Archive | May, 2013

Sorry about that …

28 May

The House in the Old Wood has had an unintended consequence.

Across the country, work is being neglected and friends are being ignored because, I am told, “I can’t put the book down!”

And from people who are finishing the book, I am hearing vociferous cries of, “When is the next one coming?! My soul is in mortal anguish and deep turmoil awaiting Book 2!” Well, perhaps I exaggerate slightly. Nonetheless …

Let me help you with both of those problems.

If you’re having trouble getting your work done because you can’t stop reading the book, get all your co-workers reading it too. If you have to, buy copies for them. (Really, that’s fine with me.) But it’s imperative you get them reading too – it’s in your own best interests. See, if they’re all engrossed in the book too, you won’t look so bad.

Friends complaining you’re ignoring them? Get them reading, again, even if you have to buy copies of the book for them. They might even think you’re being nice. Until they get sucked into the book. But at least then, they’ll be reading quietly so you can read.

There you go. Helpful, am I not?

Now, for those of you who have finished The House in the Old Wood, and are eagerly awaiting word on Book 2 …

I’m working on it.

This weekend I started going through the manuscript slowly in order to smooth out any rough spots and generally improve the writing. I’m through about 20 percent of the book so far. I know that may not sound like much, but it’s progress. I’m staying on track to complete the book in time for an October release.

Does that still seem like a long time to you?

Tell you what. That just means you can re-read The House in the Old Wood in September, and notice some of things you may have overlooked the first time around. Trust me, there’s a lot of stuff in there that might seem insignificant, but is worth remembering for Book 2 … and for Books 3, 4 and 5, for that matter.

I think the re-reading value makes it like getting two books for the price of one. Then of course, I would say that, wouldn’t I?

Five people you’ll meet

24 May

Five of the people you’ll meet when you read The House in the Old Wood:

1. Karia: A pretty redhead? She doesn’t think so. She thinks of herself as awkward, skinny and pale, as she deals with the challenges of growing up. And then she gets tossed into a maelstrom. Her response? She’s not just going to keep her head above water, she’s going to fight her way out of it. But don’t get the idea she’s some kind of warrior princess or something. She’s vulnerable, naïve and sometimes scared. She makes mistakes. She doubts herself. Sound like anyone you know?

2. Generality: Not the concept, the person. Or rather, the faerie. “A fat, sassy man-faerie,” as one reader put it. He’s sarcastic, easily offended and really doesn’t understand people. So he definitely doesn’t understand teenage girls. Oh, I guess that last one isn’t very unusual, is it?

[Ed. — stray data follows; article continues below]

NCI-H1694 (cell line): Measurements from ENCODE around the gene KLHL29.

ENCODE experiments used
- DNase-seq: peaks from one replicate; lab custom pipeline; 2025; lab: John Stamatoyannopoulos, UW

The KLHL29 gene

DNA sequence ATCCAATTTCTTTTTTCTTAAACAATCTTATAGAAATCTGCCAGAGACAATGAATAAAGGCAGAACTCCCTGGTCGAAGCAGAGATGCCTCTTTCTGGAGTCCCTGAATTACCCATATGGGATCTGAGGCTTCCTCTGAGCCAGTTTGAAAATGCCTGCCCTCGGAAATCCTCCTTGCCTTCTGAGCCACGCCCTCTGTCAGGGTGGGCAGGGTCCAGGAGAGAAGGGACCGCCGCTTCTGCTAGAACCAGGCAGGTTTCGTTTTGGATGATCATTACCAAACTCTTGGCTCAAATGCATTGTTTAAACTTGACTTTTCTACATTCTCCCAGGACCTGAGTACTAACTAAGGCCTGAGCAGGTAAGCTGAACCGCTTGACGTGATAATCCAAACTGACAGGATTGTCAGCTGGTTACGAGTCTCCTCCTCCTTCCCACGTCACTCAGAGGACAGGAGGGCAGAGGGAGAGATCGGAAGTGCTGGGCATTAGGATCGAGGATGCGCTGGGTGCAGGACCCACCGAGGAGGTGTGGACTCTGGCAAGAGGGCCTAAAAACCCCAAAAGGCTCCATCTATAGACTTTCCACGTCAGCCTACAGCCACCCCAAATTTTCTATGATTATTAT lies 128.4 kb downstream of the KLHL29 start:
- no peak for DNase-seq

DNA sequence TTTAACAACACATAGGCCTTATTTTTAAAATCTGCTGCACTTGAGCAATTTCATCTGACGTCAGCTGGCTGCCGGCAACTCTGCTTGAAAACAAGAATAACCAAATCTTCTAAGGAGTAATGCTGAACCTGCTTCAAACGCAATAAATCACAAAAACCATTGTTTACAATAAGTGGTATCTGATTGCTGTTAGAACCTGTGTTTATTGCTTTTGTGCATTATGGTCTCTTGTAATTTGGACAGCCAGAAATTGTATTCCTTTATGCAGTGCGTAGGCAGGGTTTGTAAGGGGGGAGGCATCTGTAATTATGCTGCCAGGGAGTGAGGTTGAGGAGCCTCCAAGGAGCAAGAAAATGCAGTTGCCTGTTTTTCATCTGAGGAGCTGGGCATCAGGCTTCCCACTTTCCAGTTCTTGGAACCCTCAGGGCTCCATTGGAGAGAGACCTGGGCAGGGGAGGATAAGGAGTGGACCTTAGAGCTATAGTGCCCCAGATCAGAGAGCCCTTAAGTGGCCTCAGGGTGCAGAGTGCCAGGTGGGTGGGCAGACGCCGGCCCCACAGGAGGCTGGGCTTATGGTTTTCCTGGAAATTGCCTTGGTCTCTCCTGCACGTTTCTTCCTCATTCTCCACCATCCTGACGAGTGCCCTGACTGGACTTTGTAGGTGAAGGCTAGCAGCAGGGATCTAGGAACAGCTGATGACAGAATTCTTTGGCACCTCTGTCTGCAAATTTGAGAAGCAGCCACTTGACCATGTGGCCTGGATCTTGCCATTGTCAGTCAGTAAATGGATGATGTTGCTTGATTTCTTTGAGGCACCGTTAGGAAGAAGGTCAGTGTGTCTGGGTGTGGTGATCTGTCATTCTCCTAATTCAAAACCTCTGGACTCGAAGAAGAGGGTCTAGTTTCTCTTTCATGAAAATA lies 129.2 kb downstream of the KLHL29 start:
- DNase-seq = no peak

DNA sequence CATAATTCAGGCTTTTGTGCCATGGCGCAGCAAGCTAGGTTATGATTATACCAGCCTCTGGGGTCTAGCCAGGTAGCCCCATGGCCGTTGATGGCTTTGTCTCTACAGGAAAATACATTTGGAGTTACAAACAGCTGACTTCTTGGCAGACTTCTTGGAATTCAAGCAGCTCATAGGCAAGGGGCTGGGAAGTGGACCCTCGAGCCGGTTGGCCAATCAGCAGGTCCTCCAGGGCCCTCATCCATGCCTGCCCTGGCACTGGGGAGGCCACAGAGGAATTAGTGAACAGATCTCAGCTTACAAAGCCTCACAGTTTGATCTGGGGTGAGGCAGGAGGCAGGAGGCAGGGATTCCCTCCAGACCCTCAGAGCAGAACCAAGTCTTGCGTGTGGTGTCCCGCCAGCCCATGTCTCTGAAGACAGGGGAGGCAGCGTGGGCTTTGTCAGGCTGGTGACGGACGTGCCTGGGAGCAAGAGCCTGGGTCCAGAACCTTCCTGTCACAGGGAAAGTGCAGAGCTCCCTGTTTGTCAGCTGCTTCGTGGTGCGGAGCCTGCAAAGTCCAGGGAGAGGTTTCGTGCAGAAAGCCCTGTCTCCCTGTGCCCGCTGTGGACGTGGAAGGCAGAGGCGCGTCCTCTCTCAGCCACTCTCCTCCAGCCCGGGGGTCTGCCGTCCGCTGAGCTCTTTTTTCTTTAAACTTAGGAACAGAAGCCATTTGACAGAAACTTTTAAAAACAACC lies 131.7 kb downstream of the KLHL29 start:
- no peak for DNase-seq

3. Nana: Her calm, straight talk cuts to the heart of the matter and ends many arguments. She makes tea and grows flowers, and Karia loves her no less than if she were her own grandma. Oh, and she’s prone to saying things like, “Don’t go pouring dumb on top of stupid.” What more could you want?

4. Sikarra: The red-headed and freckled six-year-old thinks Karia is her cousin just because she doesn’t know anyone else with red hair and freckles. And like any six-year-old, she tends to say whatever pops into her head, leading to at least one awkward moment for Karia.

5. The Magician: Also known as The Seeker, he’s smoother than a snake-oil salesman. What does he want with Karia? I guess you’ll just have to read the book …

Chapter One

22 May

Karia, glancing back as she pushed through the brush, crashed into a clearing. She fell, her left shoulder slamming hard into the ground and almost knocking the wind out of her. She lay still for a moment.

Battling the feeling of fear tingling at the back of her neck, she lifted her head and listened. Hearing Narek crashing through the brush was no problem. She needed to figure out how close he was. When the rustling stopped, she knew.

“Oh, poor Karia,” he called out, taunting her. “Left your shoe wedged under this root, did you? It’s hard to run with just one shoe, isn’t it? You stay right where you are, and I’ll bring it to you!”

Now she heard only Continue reading

The House in the Old Wood is about …

21 May


When a game of hide-and-seek opens the door to a magically hidden house in the woods, Karia has to grow up quickly.

She’s just turned fifteen, and her people say that makes her a woman. But she still feels like a kid. She pictures herself as an unattractive stick. She plays games with the neighbor boys. And she doesn’t understand why she’s supposed to sew and cook instead of working in the fields. It’s a confusing and difficult time of life for her.

What’s in the magical house, and the truths it causes to come spilling out, make things worse. Far worse.

It all comes back to magic, the force that has ravaged her world, the force she has grown up despising. Now magic desires to consume and control her.

She will not allow that. She will fight back. She will end magic.

Now, if she only knew how …
Get your copy of The House in the Old Wood

Paperbacks available

17 May


Well, that was fast.

Yesterday, Amazon told me it would take five to seven days for the paperback edition of The House in the Old Wood to be available online.

They did it overnight.

Considering how many people told me, “I’m waiting for the paperback edition,” I am most definitely not complaining.

Get your paperback >>

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